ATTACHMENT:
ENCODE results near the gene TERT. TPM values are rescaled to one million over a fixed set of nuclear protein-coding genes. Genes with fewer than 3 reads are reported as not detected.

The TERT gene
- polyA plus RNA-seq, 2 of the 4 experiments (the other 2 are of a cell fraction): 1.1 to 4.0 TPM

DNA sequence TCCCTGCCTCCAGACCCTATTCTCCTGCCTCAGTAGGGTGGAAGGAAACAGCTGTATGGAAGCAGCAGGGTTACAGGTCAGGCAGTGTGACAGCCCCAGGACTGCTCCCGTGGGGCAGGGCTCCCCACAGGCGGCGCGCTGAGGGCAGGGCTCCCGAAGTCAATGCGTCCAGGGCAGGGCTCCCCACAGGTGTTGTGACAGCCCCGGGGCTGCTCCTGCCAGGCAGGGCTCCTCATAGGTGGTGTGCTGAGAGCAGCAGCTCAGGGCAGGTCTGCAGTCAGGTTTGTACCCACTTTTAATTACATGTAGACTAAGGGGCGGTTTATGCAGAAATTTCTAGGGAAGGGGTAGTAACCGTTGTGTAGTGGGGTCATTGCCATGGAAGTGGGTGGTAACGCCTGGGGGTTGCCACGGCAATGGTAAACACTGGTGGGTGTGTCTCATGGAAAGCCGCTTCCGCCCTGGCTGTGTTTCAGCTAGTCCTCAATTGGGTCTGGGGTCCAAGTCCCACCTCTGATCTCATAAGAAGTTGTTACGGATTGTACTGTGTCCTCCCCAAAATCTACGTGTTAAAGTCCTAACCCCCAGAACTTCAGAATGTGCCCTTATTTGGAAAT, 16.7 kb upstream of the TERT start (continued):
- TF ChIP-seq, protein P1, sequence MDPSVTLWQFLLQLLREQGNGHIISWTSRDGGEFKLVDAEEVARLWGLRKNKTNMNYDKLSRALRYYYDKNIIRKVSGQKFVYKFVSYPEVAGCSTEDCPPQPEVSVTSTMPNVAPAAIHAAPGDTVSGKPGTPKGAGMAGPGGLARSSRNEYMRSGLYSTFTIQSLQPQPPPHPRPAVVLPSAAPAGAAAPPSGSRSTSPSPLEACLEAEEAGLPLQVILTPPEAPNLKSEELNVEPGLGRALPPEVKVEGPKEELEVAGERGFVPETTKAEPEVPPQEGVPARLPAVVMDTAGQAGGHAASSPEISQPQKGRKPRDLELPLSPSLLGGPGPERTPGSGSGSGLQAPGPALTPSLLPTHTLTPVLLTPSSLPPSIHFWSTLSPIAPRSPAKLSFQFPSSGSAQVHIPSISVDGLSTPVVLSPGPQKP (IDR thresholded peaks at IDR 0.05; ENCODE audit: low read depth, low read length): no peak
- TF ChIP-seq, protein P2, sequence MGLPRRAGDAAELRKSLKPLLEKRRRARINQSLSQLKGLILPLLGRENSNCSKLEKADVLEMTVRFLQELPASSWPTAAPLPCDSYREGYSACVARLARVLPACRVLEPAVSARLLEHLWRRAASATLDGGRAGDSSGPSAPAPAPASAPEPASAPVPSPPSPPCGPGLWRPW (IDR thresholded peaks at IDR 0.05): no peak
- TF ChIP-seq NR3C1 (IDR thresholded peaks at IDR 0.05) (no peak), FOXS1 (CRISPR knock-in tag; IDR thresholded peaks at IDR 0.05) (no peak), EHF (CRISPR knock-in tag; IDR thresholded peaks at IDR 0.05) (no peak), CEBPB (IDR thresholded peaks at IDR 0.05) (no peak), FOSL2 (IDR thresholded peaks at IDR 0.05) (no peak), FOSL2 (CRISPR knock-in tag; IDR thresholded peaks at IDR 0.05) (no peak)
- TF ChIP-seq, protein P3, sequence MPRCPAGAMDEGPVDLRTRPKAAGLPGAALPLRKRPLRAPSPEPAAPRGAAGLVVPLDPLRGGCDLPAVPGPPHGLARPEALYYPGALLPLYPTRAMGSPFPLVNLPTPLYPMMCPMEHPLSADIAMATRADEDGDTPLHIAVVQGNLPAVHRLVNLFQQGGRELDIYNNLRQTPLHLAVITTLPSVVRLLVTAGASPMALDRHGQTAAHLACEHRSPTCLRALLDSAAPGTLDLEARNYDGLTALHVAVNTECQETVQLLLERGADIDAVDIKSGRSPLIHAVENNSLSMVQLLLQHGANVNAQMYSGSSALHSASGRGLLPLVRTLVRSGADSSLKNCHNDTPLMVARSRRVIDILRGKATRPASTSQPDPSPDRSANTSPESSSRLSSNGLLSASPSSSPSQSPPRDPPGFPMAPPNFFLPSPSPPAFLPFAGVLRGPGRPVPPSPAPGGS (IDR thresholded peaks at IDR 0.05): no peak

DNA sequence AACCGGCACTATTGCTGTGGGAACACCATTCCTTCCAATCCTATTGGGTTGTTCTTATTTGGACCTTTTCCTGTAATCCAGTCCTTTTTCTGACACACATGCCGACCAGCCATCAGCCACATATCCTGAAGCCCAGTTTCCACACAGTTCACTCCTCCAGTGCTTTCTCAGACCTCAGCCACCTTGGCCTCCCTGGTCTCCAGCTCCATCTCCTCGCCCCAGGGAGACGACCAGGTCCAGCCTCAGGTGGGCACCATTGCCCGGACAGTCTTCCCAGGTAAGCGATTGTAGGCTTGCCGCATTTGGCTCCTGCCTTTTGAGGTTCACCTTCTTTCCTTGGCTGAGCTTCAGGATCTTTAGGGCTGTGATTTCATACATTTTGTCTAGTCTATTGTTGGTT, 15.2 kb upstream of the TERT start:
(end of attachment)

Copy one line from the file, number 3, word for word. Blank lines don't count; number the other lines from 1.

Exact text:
- polyA plus RNA-seq, 2 of the 4 experiments (the other 2 are of a cell fraction): 1.1 to 4.0 TPM